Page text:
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ItemOpen Source Project Collapse – Sources and Patterns of Failure( 2017-01-04)Why do open source projects fail? Open source projects have gained tremendous momentum, in theory, managerial practice and global economy. However, a large number of projects are now dormant, collapsed, or abandoned. Even celebrated success stories lose developers and fail. Yet, failure is underexplored and our understanding of developer departure is limited. Previous literature has concentrated on prospering projects, attracting contributors, and expanding communities, but it is unclear why even well-integrated members leave and projects fail. This study explores open source project failure by drawing on ten in-depth open source software case studies and netnographic analyses. We identify antecedents of developer departure, discover patterns of project collapse, and reveal where members move. We complement the dominant research logic of how to facilitate membership on-boarding with the aspect of understanding de-boarding. Our results enhance our understanding of why and how open projects fail and involve implications for open organizations.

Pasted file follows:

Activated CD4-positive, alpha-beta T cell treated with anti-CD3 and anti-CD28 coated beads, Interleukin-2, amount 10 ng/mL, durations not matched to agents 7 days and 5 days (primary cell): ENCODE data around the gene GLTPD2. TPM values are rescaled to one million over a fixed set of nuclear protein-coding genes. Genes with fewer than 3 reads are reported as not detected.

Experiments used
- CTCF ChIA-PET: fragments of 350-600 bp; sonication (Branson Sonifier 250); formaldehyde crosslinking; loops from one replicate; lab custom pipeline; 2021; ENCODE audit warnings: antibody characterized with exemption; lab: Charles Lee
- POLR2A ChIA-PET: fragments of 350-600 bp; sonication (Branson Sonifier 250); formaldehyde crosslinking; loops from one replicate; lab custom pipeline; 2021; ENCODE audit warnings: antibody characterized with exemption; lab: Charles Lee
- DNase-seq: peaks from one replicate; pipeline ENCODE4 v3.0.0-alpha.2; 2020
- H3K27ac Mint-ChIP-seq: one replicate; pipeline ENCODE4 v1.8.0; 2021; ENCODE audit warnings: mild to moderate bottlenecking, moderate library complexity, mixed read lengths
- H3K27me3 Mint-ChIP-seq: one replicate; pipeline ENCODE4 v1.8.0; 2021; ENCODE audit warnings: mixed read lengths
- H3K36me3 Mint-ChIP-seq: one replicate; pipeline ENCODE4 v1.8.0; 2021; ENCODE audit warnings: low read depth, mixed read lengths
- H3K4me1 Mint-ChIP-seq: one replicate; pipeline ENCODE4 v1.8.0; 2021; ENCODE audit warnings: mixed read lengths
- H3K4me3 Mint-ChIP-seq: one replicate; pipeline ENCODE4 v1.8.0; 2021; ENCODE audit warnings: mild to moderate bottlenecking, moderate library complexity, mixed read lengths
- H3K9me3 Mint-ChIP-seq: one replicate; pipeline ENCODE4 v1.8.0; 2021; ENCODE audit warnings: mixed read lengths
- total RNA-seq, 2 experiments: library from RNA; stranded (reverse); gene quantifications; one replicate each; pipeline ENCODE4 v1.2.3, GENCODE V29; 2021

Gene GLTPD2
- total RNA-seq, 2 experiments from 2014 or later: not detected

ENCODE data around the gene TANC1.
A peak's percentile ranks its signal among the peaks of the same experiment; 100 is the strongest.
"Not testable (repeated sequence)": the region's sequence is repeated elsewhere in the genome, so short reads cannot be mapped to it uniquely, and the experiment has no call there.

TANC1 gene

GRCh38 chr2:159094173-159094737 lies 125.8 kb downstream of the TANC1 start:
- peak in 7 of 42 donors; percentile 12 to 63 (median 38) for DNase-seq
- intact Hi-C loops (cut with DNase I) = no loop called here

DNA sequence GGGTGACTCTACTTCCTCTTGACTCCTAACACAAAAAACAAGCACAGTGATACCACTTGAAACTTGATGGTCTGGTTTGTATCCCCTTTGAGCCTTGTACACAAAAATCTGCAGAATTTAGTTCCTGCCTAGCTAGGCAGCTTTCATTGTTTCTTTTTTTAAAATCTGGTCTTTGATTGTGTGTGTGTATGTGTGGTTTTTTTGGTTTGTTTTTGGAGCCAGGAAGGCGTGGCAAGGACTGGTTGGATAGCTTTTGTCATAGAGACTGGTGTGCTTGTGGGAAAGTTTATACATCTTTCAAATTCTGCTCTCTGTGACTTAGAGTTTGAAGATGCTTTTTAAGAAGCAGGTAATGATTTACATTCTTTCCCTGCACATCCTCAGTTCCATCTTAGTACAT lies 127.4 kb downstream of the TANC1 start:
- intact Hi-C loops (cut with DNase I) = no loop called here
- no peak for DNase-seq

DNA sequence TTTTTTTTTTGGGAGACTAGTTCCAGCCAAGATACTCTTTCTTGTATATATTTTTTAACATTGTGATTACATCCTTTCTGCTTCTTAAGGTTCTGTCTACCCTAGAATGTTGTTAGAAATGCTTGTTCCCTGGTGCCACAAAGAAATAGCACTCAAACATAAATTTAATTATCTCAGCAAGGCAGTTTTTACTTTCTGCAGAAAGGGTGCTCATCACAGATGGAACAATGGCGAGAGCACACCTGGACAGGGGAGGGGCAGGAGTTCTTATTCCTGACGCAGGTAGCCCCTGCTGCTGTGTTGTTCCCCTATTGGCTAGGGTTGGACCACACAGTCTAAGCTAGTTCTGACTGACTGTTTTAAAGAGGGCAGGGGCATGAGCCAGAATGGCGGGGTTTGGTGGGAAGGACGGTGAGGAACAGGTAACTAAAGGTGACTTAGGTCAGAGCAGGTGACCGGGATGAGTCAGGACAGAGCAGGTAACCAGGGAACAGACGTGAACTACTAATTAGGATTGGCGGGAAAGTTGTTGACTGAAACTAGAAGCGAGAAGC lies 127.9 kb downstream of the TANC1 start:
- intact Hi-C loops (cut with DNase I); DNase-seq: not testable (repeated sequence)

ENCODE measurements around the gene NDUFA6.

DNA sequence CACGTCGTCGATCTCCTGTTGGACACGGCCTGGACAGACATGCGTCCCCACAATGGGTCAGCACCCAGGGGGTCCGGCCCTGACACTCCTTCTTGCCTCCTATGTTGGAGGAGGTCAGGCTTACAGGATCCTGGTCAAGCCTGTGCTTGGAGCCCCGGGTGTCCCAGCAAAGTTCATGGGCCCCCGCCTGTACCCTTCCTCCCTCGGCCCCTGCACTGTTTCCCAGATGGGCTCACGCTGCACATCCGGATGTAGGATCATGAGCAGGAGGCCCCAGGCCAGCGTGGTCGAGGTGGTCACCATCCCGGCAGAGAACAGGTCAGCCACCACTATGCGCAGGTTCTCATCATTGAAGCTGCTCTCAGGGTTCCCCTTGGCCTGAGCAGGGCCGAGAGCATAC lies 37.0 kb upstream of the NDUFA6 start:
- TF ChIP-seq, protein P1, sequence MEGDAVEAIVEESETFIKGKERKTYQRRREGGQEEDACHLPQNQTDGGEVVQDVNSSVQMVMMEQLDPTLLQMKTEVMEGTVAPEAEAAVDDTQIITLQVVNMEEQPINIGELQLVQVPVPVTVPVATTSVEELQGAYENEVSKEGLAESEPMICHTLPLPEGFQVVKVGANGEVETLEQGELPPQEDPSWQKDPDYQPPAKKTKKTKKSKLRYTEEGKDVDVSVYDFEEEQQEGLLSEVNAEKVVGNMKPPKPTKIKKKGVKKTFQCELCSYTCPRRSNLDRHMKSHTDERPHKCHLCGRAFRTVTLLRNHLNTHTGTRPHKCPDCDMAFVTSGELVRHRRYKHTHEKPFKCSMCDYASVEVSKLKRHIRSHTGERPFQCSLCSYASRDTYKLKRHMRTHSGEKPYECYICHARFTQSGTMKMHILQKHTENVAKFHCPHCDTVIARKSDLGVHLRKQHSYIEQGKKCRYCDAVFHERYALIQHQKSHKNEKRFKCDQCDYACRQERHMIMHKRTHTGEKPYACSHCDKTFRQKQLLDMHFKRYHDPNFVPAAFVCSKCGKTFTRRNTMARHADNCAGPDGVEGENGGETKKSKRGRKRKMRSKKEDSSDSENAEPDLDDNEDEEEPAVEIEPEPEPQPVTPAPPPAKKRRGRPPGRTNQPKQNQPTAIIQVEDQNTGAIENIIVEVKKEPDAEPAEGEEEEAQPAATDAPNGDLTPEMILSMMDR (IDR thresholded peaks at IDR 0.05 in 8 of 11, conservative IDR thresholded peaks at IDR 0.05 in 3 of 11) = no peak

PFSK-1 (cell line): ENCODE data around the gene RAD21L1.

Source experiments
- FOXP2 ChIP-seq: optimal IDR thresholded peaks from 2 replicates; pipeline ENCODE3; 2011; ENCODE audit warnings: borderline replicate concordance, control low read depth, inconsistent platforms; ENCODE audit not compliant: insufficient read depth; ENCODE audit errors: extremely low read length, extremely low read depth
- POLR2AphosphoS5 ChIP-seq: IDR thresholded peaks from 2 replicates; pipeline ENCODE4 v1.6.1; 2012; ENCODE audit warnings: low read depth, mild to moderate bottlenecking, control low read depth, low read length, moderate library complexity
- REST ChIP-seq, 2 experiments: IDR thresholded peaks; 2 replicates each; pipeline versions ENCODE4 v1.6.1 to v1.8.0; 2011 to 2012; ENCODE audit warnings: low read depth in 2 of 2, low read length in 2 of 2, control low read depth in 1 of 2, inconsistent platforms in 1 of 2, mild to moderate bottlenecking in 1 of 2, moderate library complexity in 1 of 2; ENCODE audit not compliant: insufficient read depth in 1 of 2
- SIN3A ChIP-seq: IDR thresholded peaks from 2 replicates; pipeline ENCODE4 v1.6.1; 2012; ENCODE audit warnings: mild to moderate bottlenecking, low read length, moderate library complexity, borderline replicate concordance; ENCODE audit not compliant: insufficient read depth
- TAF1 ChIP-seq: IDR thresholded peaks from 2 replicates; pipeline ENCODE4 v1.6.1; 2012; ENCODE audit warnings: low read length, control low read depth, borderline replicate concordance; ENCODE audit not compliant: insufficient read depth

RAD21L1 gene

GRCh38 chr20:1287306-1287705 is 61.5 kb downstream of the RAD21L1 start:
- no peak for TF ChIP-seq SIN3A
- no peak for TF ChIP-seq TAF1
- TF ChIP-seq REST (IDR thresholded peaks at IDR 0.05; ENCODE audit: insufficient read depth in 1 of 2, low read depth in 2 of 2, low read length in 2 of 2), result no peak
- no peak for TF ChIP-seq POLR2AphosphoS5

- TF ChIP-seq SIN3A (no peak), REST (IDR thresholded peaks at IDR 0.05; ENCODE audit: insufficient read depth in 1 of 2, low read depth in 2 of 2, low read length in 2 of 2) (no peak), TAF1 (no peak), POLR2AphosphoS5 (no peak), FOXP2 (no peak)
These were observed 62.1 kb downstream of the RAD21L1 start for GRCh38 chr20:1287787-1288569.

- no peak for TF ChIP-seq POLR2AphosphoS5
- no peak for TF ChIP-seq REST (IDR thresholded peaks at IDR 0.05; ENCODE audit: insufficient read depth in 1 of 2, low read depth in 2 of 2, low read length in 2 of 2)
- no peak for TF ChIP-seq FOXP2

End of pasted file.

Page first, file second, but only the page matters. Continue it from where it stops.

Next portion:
ItemEvolutionary Software Requirements Factors and their Effect on Open Source Project Attractiveness( 2017-01-04)Successful projects effectively manage their requirements. How the mix of different requirements evolves throughout a successful project life-cycle is poorly understood. Moreover, requirements practices may be changing, according to the authors of the New RE—a model of six critical requirements factors. The New RE focuses on leveraging existing components to create new functionality. This practice is also central to open-source development. Thus, to understand the proposed New RE model and its relationship to open-source development, in this study, we analyze over 200 projects from GitHub.com and compare them with a prior analysis of 31 projects from SourceForge. The results show that many of the proposed New RE factors are related to project attractiveness, which is important for open-source project success.